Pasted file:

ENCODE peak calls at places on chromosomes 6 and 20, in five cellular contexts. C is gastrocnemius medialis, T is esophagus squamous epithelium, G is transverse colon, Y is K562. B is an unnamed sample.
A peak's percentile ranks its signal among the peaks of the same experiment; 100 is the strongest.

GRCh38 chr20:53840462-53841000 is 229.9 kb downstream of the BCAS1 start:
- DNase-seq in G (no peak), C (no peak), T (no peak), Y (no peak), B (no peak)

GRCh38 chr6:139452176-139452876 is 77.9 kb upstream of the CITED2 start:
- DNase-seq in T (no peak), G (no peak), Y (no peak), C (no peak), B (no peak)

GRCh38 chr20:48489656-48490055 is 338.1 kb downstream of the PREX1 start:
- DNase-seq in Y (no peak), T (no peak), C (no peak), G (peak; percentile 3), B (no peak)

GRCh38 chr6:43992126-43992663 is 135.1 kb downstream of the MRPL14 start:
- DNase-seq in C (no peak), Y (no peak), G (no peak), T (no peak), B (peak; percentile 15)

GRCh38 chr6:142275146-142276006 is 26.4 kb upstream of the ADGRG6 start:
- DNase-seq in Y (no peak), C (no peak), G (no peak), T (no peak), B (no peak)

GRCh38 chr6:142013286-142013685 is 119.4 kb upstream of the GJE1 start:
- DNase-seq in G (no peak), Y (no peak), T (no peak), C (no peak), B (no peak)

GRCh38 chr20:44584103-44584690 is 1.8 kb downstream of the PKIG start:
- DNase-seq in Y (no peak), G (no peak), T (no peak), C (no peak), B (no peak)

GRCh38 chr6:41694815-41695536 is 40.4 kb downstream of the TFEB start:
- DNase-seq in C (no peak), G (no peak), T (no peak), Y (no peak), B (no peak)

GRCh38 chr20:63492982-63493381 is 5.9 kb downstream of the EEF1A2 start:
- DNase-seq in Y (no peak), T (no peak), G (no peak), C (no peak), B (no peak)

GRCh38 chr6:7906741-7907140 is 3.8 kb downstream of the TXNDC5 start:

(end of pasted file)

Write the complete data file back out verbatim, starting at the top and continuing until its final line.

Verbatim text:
ENCODE peak calls at places on chromosomes 6 and 20, in five cellular contexts. C is gastrocnemius medialis, T is esophagus squamous epithelium, G is transverse colon, Y is K562. B is an unnamed sample.
A peak's percentile ranks its signal among the peaks of the same experiment; 100 is the strongest.

GRCh38 chr20:53840462-53841000 is 229.9 kb downstream of the BCAS1 start:
- DNase-seq in G (no peak), C (no peak), T (no peak), Y (no peak), B (no peak)

GRCh38 chr6:139452176-139452876 is 77.9 kb upstream of the CITED2 start:
- DNase-seq in T (no peak), G (no peak), Y (no peak), C (no peak), B (no peak)

GRCh38 chr20:48489656-48490055 is 338.1 kb downstream of the PREX1 start:
- DNase-seq in Y (no peak), T (no peak), C (no peak), G (peak; percentile 3), B (no peak)

GRCh38 chr6:43992126-43992663 is 135.1 kb downstream of the MRPL14 start:
- DNase-seq in C (no peak), Y (no peak), G (no peak), T (no peak), B (peak; percentile 15)

GRCh38 chr6:142275146-142276006 is 26.4 kb upstream of the ADGRG6 start:
- DNase-seq in Y (no peak), C (no peak), G (no peak), T (no peak), B (no peak)

GRCh38 chr6:142013286-142013685 is 119.4 kb upstream of the GJE1 start:
- DNase-seq in G (no peak), Y (no peak), T (no peak), C (no peak), B (no peak)

GRCh38 chr20:44584103-44584690 is 1.8 kb downstream of the PKIG start:
- DNase-seq in Y (no peak), G (no peak), T (no peak), C (no peak), B (no peak)

GRCh38 chr6:41694815-41695536 is 40.4 kb downstream of the TFEB start:
- DNase-seq in C (no peak), G (no peak), T (no peak), Y (no peak), B (no peak)

GRCh38 chr20:63492982-63493381 is 5.9 kb downstream of the EEF1A2 start:
- DNase-seq in Y (no peak), T (no peak), G (no peak), C (no peak), B (no peak)

GRCh38 chr6:7906741-7907140 is 3.8 kb downstream of the TXNDC5 start: